🔥 Here’s how you can measure it:

If you have the data, you can compare it with last year’s to see if there have been any changes over time.

A Tip: Customer service agents will naturally get caught up on longer calls from time to time. Make sure you don’t ignore them. Explore the matter and find out what it was about, as this could indicate underlying issues that can be improved or optimized in the experience.

4. Tickets Solved

Ticket solved refers to how many tickets have been resolved and closed within a specified period of time. For example, many customer service teams set a daily target for their agents of solving tickets. With this index, they measure how well their agents and teams are performing.

🔥 Here’s How you can measure it:

5. Ticket Reopen

Tickets reopened are a measure of how often a support agent reopened the same ticket. You can use this metric to measure how many attempts it takes to resolve customer complaints. When a large number of requests need to be reopened, it might mean that your product or service isn’t meeting your customers’ expectations. 

With it, you can keep track of the number of times your support agents have to contact the customer on the same ticket to prevent the ticket from reopening.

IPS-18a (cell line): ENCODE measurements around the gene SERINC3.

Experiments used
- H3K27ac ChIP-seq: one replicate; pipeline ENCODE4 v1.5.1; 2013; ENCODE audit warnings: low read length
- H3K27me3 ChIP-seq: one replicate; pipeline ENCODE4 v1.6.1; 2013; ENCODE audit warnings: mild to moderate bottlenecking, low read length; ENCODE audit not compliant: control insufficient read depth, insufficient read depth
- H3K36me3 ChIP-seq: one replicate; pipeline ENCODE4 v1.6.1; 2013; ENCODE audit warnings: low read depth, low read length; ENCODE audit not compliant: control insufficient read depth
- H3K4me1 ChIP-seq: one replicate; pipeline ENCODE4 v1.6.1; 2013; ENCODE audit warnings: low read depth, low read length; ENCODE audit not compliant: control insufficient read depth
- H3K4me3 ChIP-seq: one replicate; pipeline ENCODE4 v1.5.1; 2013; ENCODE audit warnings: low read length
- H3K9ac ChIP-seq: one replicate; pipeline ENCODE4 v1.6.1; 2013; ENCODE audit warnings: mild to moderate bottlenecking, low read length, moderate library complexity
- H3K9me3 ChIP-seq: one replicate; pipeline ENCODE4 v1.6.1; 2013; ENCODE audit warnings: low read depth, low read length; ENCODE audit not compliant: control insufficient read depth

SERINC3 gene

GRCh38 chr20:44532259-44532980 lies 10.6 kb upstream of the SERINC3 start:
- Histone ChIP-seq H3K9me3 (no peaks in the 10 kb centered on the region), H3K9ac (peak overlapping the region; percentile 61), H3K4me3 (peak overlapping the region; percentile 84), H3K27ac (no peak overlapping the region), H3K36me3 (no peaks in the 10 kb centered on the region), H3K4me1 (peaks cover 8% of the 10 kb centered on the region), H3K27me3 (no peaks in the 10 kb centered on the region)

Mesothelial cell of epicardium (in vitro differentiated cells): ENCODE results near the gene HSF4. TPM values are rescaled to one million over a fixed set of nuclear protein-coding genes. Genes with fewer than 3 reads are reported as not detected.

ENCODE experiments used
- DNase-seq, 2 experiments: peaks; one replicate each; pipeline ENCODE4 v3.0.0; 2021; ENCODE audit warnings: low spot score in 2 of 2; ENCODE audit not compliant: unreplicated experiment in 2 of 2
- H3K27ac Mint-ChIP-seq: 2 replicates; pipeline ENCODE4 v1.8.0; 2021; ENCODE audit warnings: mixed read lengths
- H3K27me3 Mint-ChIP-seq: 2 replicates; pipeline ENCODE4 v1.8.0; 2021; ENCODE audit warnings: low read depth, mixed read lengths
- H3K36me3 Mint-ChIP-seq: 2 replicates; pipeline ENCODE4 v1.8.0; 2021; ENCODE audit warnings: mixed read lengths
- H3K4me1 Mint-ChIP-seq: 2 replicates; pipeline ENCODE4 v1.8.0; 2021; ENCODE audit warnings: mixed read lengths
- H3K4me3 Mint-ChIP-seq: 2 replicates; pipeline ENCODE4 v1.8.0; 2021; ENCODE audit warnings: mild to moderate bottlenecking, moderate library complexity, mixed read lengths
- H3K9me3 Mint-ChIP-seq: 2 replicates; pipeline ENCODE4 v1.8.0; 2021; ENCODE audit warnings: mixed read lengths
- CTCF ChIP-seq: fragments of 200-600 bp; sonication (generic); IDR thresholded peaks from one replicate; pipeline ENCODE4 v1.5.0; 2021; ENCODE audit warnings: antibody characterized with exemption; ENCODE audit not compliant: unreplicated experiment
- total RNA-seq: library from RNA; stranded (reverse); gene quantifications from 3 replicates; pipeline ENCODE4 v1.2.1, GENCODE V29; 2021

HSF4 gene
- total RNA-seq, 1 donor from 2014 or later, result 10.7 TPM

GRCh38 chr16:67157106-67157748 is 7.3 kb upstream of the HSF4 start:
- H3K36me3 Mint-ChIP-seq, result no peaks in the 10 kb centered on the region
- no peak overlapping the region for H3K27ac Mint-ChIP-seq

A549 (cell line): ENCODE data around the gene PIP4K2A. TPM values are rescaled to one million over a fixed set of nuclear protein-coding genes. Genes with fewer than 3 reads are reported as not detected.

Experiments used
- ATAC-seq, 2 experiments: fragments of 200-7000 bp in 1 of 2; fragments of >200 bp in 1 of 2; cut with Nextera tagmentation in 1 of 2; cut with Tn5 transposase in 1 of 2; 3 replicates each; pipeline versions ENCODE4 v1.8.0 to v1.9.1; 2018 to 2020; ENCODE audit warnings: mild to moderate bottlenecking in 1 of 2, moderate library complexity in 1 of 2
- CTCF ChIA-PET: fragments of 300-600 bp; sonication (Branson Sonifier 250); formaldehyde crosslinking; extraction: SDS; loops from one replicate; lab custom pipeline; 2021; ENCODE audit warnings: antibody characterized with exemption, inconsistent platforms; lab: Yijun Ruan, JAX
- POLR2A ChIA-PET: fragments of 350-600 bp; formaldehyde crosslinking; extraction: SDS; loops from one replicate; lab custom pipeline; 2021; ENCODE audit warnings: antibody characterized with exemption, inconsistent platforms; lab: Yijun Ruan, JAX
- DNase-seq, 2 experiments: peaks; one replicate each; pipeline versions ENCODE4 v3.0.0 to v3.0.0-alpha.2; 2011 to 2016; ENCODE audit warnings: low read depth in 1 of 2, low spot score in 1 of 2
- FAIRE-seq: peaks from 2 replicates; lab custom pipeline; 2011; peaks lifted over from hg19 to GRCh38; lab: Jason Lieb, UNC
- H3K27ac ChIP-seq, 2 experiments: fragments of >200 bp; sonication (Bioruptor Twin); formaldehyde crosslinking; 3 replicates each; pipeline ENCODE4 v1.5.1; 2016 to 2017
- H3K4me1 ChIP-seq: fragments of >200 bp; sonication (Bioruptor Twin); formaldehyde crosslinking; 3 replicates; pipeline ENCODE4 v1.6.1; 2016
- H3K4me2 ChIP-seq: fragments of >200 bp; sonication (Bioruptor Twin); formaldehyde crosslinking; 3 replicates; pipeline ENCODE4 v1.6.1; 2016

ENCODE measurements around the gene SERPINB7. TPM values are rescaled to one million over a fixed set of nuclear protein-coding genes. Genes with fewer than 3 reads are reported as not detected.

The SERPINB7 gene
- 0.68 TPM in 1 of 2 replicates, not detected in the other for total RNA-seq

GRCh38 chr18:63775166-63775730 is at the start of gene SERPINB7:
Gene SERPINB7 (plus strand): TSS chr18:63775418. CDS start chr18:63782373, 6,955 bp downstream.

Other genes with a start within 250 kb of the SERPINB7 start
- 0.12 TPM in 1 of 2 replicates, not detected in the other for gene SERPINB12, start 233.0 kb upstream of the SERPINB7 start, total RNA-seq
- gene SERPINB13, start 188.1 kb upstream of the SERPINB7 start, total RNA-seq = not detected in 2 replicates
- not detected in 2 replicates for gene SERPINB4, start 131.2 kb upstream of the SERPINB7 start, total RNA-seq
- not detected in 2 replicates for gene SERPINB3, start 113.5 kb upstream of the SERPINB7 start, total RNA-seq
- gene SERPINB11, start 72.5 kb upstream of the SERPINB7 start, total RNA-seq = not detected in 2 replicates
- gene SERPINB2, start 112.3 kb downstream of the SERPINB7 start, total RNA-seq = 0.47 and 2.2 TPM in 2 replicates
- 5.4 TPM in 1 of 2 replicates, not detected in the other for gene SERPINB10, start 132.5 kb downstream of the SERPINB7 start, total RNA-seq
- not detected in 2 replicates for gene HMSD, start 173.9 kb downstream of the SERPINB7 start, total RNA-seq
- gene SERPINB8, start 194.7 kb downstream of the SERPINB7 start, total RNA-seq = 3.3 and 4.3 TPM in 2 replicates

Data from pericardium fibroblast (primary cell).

🔥 You can measure it by using the following formula:

Note: It is possible for an agent to have a high reopening rate if they close tickets before they have fully resolved a customer’s issue. To prevent reopening tickets in the future, it is important to realize that high reopening rates can indicate that either your processes or customer experience are inadequate.

6. Average Resolution Time

Average Resolution Time

This customer service metric measures support reps’ efficiency. Average resolution time is the time it takes a customer service representative to resolve a ticket. When a resolution has been sought, the time metric ceases to run. Days or business hours are usually used to measure it.